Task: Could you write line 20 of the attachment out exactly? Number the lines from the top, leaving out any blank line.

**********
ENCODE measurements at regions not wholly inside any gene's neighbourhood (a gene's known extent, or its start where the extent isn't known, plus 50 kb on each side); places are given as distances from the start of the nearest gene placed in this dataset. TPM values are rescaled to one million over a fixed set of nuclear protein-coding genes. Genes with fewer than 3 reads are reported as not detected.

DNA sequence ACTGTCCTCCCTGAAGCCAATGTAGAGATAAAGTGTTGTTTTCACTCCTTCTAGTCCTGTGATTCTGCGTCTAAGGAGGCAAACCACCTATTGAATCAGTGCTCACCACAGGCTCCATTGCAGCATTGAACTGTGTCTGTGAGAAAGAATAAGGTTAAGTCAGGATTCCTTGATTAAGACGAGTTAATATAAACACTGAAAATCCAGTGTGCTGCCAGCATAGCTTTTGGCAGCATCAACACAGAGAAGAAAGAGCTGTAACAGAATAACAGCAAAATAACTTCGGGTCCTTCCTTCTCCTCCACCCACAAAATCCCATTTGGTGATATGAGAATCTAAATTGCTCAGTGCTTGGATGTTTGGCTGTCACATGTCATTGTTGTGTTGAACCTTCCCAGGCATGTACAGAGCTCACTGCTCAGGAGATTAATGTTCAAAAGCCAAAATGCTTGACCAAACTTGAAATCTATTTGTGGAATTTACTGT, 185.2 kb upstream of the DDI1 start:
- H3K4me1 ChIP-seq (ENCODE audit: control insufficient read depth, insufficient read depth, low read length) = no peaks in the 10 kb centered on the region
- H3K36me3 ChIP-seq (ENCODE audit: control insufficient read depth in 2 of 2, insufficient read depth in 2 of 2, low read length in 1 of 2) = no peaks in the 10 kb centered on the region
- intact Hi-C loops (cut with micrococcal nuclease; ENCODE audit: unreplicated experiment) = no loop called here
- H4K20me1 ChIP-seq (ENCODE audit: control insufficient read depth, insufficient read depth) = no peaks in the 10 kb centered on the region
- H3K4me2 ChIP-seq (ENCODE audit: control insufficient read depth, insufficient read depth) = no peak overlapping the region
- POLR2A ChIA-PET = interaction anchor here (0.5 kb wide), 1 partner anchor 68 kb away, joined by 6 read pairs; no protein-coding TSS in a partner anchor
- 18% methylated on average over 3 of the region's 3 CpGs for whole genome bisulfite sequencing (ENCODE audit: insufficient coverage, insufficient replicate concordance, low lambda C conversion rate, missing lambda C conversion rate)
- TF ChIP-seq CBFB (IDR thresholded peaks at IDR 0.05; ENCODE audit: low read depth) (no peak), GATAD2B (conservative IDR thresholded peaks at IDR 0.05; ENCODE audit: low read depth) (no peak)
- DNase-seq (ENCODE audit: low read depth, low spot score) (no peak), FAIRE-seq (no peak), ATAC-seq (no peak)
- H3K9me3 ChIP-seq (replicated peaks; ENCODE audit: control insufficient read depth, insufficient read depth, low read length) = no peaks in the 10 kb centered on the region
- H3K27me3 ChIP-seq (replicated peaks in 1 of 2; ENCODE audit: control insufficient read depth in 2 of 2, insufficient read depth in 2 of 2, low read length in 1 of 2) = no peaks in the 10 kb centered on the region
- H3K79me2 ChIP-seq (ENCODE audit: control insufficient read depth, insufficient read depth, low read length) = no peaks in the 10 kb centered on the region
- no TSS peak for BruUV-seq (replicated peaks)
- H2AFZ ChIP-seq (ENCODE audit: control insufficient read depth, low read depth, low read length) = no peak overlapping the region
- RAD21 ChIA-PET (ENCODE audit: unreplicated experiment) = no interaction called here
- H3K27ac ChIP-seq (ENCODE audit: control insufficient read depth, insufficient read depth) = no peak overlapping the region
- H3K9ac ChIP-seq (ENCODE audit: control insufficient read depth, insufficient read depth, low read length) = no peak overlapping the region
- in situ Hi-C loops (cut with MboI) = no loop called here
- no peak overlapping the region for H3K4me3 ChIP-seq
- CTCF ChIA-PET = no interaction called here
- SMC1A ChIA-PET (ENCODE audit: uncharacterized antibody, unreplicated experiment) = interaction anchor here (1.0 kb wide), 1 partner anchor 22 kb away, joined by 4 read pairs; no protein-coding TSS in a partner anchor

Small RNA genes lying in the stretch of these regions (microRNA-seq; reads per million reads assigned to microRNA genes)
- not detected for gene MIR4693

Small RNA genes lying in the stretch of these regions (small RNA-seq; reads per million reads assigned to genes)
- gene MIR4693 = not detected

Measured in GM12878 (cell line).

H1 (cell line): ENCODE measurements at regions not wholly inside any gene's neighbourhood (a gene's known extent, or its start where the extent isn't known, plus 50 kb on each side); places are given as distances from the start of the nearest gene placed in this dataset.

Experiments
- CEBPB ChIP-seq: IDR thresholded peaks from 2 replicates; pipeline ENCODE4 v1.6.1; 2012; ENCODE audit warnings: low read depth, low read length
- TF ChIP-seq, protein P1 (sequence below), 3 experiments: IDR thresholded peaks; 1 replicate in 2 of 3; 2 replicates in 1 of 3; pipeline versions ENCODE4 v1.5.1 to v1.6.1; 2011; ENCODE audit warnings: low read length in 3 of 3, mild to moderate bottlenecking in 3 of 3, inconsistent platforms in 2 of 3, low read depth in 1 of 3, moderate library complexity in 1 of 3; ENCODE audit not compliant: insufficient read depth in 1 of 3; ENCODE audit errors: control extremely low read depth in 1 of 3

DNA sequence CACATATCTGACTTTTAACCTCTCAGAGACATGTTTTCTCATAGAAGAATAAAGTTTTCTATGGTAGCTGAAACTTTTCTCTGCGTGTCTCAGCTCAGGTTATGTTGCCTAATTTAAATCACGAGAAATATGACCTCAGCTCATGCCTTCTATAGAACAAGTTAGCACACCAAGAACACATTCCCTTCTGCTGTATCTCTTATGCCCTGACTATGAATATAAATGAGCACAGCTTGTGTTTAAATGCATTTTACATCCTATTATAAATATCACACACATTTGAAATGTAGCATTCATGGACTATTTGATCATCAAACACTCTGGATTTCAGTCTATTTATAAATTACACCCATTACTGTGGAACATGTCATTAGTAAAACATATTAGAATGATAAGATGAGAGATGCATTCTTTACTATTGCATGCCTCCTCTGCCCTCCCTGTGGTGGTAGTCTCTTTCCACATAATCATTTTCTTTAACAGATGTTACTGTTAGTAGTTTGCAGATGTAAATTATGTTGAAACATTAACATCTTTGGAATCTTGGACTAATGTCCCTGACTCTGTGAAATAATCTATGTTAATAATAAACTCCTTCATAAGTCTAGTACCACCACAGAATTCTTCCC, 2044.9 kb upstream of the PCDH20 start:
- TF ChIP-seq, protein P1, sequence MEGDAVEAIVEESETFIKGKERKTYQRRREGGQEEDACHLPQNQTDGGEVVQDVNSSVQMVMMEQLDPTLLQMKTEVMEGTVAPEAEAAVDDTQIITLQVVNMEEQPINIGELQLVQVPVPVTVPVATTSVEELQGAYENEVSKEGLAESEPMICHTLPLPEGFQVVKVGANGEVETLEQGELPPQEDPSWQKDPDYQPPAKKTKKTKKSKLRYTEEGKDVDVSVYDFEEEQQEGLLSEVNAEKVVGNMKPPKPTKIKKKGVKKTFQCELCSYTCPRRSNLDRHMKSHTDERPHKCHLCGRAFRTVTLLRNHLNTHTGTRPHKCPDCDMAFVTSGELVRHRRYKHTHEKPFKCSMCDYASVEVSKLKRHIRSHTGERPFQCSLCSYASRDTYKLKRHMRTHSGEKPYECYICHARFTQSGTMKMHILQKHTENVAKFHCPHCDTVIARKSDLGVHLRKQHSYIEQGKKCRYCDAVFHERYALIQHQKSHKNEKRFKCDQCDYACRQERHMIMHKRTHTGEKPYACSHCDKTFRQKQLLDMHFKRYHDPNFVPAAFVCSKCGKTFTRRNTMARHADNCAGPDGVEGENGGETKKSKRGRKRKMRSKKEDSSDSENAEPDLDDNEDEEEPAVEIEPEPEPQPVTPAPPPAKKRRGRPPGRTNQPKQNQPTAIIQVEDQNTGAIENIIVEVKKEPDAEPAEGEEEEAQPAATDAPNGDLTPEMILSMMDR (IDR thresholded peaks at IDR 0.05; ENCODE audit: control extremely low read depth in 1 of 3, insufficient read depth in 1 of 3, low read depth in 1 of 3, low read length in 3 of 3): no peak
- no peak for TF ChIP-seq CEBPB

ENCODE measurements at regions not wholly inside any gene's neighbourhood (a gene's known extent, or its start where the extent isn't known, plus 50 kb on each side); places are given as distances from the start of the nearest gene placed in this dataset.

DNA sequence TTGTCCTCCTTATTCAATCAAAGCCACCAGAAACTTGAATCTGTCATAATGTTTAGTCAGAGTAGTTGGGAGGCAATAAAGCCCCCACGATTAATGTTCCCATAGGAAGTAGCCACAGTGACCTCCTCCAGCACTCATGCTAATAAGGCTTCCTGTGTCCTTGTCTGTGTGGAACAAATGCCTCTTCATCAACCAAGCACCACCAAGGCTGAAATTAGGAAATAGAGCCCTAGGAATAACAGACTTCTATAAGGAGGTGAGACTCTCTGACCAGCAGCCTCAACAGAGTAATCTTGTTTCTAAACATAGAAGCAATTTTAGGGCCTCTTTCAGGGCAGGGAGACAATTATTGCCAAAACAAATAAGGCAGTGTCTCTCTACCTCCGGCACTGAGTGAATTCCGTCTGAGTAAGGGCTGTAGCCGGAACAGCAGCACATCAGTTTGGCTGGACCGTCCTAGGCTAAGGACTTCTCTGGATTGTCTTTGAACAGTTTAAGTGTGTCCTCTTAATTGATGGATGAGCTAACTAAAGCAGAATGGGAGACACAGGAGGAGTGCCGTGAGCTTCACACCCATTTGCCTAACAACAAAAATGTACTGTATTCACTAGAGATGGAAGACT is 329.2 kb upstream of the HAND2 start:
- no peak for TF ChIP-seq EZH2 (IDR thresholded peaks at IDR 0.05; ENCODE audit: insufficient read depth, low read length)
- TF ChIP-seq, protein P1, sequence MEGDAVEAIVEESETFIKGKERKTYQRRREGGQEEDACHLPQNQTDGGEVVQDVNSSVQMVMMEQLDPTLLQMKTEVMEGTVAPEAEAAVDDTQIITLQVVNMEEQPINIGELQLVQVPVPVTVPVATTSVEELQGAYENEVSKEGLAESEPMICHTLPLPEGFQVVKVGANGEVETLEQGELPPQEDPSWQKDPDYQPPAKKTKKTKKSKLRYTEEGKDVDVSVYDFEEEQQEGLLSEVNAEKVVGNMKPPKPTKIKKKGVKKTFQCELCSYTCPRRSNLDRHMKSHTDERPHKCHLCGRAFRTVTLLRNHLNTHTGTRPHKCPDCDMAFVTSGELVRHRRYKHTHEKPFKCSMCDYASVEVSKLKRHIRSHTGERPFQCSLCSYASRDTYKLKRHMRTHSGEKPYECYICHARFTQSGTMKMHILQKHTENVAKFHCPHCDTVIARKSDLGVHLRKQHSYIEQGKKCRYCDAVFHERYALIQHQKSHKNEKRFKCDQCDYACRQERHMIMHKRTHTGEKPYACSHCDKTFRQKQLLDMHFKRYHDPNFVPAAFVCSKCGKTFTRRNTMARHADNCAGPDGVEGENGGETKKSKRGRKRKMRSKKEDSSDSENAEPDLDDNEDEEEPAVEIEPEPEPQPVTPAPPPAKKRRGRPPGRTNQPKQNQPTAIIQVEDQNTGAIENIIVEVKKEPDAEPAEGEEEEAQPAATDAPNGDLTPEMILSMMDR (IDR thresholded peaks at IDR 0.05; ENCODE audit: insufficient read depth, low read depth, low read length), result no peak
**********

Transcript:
- in situ Hi-C loops (cut with MboI) = no loop called here